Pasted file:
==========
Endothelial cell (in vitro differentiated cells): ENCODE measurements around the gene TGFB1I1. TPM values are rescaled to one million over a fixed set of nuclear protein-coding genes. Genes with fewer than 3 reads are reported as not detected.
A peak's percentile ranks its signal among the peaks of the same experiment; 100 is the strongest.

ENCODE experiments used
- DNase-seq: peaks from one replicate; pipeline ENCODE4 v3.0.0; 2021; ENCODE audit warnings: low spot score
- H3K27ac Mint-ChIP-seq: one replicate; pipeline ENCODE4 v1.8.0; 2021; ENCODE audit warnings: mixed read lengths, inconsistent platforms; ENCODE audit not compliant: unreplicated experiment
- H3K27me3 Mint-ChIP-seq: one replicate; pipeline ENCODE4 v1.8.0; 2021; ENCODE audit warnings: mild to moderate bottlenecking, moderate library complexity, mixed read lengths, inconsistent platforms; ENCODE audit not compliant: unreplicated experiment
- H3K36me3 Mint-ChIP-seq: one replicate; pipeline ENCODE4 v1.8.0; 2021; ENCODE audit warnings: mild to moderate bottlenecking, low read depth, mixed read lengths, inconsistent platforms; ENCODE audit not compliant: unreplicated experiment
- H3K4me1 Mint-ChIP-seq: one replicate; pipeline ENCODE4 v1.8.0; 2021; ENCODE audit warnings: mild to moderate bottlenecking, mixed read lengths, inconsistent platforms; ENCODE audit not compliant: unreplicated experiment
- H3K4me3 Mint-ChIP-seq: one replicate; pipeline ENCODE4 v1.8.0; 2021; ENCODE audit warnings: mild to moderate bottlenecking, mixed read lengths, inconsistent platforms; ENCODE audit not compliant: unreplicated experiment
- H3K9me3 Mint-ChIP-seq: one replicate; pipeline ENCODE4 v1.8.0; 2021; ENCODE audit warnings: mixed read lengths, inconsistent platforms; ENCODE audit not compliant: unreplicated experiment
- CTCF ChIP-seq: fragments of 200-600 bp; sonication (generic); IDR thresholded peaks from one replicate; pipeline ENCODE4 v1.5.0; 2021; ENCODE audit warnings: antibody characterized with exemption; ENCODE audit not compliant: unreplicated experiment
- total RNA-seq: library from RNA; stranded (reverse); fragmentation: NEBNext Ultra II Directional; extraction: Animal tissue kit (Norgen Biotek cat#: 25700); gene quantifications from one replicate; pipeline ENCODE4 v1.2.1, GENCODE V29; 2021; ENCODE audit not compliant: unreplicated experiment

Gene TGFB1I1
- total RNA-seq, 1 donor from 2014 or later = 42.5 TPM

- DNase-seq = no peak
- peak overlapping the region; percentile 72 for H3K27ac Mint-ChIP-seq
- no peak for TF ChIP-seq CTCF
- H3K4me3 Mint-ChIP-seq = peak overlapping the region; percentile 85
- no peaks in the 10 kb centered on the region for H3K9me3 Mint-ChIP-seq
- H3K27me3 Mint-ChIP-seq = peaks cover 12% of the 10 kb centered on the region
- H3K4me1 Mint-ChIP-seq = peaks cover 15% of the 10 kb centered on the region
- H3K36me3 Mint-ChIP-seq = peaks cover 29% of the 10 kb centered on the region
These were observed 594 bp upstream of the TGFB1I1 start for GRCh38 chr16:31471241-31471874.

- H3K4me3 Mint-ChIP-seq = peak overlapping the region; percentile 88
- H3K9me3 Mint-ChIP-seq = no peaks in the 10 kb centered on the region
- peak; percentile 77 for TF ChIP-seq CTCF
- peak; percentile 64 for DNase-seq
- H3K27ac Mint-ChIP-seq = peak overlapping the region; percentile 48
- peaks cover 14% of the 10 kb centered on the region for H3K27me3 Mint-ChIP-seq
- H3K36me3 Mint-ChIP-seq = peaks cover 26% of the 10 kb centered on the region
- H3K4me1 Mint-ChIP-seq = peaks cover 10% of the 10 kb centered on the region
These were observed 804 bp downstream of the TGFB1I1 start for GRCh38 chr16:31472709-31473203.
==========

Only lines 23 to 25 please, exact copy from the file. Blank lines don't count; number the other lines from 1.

These were observed 594 bp upstream of the TGFB1I1 start for GRCh38 chr16:31471241-31471874.

- H3K4me3 Mint-ChIP-seq = peak overlapping the region; percentile 88
- H3K9me3 Mint-ChIP-seq = no peaks in the 10 kb centered on the region